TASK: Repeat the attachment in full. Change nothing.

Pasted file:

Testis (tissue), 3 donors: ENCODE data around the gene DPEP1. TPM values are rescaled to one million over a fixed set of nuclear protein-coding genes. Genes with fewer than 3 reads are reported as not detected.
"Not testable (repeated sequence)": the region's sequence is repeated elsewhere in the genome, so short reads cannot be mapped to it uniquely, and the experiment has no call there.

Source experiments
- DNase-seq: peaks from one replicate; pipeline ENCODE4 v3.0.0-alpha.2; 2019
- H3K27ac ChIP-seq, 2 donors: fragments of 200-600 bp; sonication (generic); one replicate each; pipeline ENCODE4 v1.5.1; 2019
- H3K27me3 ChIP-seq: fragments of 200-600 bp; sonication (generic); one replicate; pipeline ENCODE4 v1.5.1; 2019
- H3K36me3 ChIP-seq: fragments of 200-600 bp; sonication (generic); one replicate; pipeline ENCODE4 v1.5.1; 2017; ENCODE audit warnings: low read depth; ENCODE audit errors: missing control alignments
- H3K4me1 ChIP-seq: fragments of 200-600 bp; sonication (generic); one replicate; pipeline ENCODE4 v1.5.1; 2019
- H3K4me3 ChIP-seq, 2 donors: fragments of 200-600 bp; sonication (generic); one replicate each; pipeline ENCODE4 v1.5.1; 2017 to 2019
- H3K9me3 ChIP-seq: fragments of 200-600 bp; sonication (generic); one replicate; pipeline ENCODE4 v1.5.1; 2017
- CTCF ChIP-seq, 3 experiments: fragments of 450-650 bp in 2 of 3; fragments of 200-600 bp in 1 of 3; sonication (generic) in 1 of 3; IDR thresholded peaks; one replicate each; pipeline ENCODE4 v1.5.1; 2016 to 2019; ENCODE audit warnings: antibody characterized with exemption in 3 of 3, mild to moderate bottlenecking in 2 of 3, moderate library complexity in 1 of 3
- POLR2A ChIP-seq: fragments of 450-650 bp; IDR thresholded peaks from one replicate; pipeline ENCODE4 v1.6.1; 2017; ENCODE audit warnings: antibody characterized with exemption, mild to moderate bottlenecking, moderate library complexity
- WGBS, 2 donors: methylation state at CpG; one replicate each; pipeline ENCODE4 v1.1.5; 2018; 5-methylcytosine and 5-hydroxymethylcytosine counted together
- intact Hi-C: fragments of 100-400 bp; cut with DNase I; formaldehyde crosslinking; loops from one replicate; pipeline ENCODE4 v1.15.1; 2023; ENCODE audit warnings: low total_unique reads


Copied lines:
Testis (tissue), 3 donors: ENCODE data around the gene DPEP1. TPM values are rescaled to one million over a fixed set of nuclear protein-coding genes. Genes with fewer than 3 reads are reported as not detected.
"Not testable (repeated sequence)": the region's sequence is repeated elsewhere in the genome, so short reads cannot be mapped to it uniquely, and the experiment has no call there.

Source experiments
- DNase-seq: peaks from one replicate; pipeline ENCODE4 v3.0.0-alpha.2; 2019
- H3K27ac ChIP-seq, 2 donors: fragments of 200-600 bp; sonication (generic); one replicate each; pipeline ENCODE4 v1.5.1; 2019
- H3K27me3 ChIP-seq: fragments of 200-600 bp; sonication (generic); one replicate; pipeline ENCODE4 v1.5.1; 2019
- H3K36me3 ChIP-seq: fragments of 200-600 bp; sonication (generic); one replicate; pipeline ENCODE4 v1.5.1; 2017; ENCODE audit warnings: low read depth; ENCODE audit errors: missing control alignments
- H3K4me1 ChIP-seq: fragments of 200-600 bp; sonication (generic); one replicate; pipeline ENCODE4 v1.5.1; 2019
- H3K4me3 ChIP-seq, 2 donors: fragments of 200-600 bp; sonication (generic); one replicate each; pipeline ENCODE4 v1.5.1; 2017 to 2019
- H3K9me3 ChIP-seq: fragments of 200-600 bp; sonication (generic); one replicate; pipeline ENCODE4 v1.5.1; 2017
- CTCF ChIP-seq, 3 experiments: fragments of 450-650 bp in 2 of 3; fragments of 200-600 bp in 1 of 3; sonication (generic) in 1 of 3; IDR thresholded peaks; one replicate each; pipeline ENCODE4 v1.5.1; 2016 to 2019; ENCODE audit warnings: antibody characterized with exemption in 3 of 3, mild to moderate bottlenecking in 2 of 3, moderate library complexity in 1 of 3
- POLR2A ChIP-seq: fragments of 450-650 bp; IDR thresholded peaks from one replicate; pipeline ENCODE4 v1.6.1; 2017; ENCODE audit warnings: antibody characterized with exemption, mild to moderate bottlenecking, moderate library complexity
- WGBS, 2 donors: methylation state at CpG; one replicate each; pipeline ENCODE4 v1.1.5; 2018; 5-methylcytosine and 5-hydroxymethylcytosine counted together
- intact Hi-C: fragments of 100-400 bp; cut with DNase I; formaldehyde crosslinking; loops from one replicate; pipeline ENCODE4 v1.15.1; 2023; ENCODE audit warnings: low total_unique reads